So, how much of the sexism on the part of men comes from imbibing the white misogynistic culture of US, and how much from home countries/cultures’ own misogyny? This is a very complex question.

    I have no doubt the sexism in Latino U.S. culture has gotten twisted because of the disempowerment of Latinos in the U.S. in general. Certainly having to balance two different cultures is difficult for both males and females, especially when one’s culture is not accepted and looked down upon.

    Perhaps in this context one is forced to exaggerate the old ways as a way to hold on to some kind of dignity, sense of worth, or control. It could be religious too: women are expected (at least in Catholic religion) to be virgins until married, to not question authority, are given few career choices (teaching or nursing maybe) and certainly to put one’s family above all else, or you are seen as selfish. Daughter, wife, mother. Those are the choices from a Catholic Latino standpoint.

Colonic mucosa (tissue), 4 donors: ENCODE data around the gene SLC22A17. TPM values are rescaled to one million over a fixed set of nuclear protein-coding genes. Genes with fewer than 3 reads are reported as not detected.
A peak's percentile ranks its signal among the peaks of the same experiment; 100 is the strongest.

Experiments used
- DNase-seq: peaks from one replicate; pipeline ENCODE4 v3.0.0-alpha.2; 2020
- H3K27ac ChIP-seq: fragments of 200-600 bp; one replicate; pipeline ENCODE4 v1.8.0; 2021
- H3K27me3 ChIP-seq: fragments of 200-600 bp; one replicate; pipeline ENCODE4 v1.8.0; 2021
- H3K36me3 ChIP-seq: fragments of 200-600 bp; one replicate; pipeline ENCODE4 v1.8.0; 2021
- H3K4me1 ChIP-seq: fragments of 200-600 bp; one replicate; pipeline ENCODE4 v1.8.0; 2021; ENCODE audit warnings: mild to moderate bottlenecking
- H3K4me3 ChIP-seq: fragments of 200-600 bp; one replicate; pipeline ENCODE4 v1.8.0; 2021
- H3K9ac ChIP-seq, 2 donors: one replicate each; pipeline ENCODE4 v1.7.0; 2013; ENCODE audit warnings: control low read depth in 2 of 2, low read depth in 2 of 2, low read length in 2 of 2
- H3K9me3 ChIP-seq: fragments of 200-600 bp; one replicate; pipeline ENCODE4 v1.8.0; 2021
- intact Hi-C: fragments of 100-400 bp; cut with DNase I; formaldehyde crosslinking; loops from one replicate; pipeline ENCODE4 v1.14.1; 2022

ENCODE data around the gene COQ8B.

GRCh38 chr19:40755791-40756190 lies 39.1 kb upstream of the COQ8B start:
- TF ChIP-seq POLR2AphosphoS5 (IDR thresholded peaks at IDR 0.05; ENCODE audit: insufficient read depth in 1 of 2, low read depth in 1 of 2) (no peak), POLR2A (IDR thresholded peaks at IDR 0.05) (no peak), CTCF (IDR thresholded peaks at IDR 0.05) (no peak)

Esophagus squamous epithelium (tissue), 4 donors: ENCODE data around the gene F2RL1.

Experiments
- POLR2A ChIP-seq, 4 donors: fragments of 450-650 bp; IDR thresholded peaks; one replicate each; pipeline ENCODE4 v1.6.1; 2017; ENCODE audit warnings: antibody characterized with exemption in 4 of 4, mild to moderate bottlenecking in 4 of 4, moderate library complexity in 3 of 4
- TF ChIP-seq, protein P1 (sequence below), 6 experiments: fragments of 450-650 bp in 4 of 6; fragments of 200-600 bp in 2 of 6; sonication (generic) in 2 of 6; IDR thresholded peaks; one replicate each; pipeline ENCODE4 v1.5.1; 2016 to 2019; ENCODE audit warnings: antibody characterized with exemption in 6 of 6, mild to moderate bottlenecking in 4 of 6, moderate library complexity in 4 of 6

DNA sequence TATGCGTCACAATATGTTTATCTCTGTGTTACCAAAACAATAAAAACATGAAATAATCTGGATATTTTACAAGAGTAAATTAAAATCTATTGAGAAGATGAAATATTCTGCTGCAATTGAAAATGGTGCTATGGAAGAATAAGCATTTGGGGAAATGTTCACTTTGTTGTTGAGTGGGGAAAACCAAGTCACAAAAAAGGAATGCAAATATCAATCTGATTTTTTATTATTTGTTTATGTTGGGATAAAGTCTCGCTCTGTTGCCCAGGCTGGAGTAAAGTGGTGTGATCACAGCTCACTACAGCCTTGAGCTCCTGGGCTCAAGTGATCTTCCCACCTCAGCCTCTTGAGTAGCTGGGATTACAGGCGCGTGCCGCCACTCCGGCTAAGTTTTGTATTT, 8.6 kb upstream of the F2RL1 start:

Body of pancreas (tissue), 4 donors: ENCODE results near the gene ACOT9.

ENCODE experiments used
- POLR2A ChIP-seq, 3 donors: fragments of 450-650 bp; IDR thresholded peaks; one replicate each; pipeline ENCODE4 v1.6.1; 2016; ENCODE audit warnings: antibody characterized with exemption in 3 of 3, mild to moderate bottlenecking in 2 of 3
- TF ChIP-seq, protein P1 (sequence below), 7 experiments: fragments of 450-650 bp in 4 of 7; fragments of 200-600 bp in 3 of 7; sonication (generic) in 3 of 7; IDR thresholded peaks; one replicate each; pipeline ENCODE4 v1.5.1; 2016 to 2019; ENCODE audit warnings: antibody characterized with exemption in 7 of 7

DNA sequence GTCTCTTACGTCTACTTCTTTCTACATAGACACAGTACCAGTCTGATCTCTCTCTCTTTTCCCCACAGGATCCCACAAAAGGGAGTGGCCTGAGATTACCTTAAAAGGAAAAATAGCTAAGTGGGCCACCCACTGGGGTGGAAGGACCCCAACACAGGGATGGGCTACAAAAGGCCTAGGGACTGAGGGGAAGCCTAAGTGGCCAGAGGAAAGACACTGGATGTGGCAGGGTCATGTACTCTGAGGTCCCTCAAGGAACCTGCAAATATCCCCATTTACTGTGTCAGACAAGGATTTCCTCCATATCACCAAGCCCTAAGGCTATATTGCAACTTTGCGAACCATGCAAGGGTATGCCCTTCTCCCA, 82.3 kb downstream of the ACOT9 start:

But I know there is more to it than this. It seems most societies have preferred males over females, heterosexuals over homosexuals, and at least in Western society, white over dark. Regardless of the root of this situation, Latinos need to begin addressing these critical issues in an honest, open, and loving way.

  4. sumaya123

    to be honest I am was just watching switched at birth and one of the characters started talking about how being Latina can be very difficult than being white. I personally think that the majority of white population have more opportunities than any other race or color. not just in America in across the world. Just because your white people think you can get away with anything. Well in other races like blacks and people of color are always treated differently. Weather people like it or not white is always dominating the everything. China are so smart people but the people recognize their talents they just come the about their looks and not their talents. People always expect to be treated by white doctors and nurses all of sudden they see a person of color they feel unfordable.